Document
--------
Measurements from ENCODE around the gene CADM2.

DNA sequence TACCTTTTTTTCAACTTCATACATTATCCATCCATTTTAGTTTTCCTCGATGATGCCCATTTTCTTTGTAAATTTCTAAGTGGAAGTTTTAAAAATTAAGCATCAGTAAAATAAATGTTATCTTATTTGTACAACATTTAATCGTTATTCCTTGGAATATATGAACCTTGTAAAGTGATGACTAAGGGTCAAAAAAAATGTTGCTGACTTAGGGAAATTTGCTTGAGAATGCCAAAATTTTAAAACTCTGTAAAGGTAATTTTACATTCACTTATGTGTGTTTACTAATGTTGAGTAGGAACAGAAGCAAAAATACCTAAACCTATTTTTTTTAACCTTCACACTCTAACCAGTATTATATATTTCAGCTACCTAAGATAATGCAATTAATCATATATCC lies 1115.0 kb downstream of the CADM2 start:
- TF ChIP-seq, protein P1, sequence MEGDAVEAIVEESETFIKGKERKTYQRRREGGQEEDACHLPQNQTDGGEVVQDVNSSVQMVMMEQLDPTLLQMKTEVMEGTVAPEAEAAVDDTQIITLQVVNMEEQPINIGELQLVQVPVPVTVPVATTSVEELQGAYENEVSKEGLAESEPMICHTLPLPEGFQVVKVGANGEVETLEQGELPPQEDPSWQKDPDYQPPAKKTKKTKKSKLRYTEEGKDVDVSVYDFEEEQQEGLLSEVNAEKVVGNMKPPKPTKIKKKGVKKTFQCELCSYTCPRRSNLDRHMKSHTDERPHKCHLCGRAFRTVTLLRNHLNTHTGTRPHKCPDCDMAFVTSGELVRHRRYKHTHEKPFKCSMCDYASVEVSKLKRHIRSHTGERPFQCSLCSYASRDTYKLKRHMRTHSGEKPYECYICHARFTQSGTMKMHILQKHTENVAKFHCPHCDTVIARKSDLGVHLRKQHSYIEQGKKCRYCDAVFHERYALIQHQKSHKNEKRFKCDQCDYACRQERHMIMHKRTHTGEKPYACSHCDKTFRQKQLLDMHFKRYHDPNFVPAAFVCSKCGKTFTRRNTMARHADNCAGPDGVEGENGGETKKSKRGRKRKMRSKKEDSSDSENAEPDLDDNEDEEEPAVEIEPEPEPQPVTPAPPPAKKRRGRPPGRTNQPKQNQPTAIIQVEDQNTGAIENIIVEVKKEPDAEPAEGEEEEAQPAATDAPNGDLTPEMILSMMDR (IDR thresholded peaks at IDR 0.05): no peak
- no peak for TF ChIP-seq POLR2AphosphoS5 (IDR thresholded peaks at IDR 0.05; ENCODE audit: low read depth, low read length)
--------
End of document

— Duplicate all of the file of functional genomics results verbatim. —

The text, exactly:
Measurements from ENCODE around the gene CADM2.

DNA sequence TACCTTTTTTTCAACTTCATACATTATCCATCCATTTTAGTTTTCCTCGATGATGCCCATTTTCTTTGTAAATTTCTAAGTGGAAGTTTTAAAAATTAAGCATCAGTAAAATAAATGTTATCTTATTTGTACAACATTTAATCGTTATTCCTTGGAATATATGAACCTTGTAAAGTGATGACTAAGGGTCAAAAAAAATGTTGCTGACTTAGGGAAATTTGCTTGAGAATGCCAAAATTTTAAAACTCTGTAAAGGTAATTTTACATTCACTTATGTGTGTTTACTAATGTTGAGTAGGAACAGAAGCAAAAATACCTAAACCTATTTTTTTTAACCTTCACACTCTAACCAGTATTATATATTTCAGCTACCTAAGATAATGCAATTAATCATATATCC lies 1115.0 kb downstream of the CADM2 start:
- TF ChIP-seq, protein P1, sequence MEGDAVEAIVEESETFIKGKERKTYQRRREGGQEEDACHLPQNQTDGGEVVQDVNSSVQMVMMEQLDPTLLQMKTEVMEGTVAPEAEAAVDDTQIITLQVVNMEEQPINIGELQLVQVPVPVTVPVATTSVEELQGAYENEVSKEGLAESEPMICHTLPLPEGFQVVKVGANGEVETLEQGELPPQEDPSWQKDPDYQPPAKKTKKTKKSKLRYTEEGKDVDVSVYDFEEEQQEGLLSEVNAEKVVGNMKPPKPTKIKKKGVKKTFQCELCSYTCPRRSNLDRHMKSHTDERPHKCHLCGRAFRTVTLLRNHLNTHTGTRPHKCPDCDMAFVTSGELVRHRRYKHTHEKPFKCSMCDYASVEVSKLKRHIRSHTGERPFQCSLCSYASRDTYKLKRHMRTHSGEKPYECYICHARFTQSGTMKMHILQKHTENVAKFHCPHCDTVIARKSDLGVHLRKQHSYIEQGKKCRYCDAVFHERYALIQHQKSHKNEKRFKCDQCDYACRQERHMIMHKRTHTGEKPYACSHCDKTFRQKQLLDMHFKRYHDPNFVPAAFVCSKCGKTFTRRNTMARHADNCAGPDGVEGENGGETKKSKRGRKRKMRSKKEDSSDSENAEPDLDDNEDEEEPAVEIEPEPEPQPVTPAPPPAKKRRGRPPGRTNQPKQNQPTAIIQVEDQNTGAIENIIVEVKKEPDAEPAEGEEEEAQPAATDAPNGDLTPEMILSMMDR (IDR thresholded peaks at IDR 0.05): no peak
- no peak for TF ChIP-seq POLR2AphosphoS5 (IDR thresholded peaks at IDR 0.05; ENCODE audit: low read depth, low read length)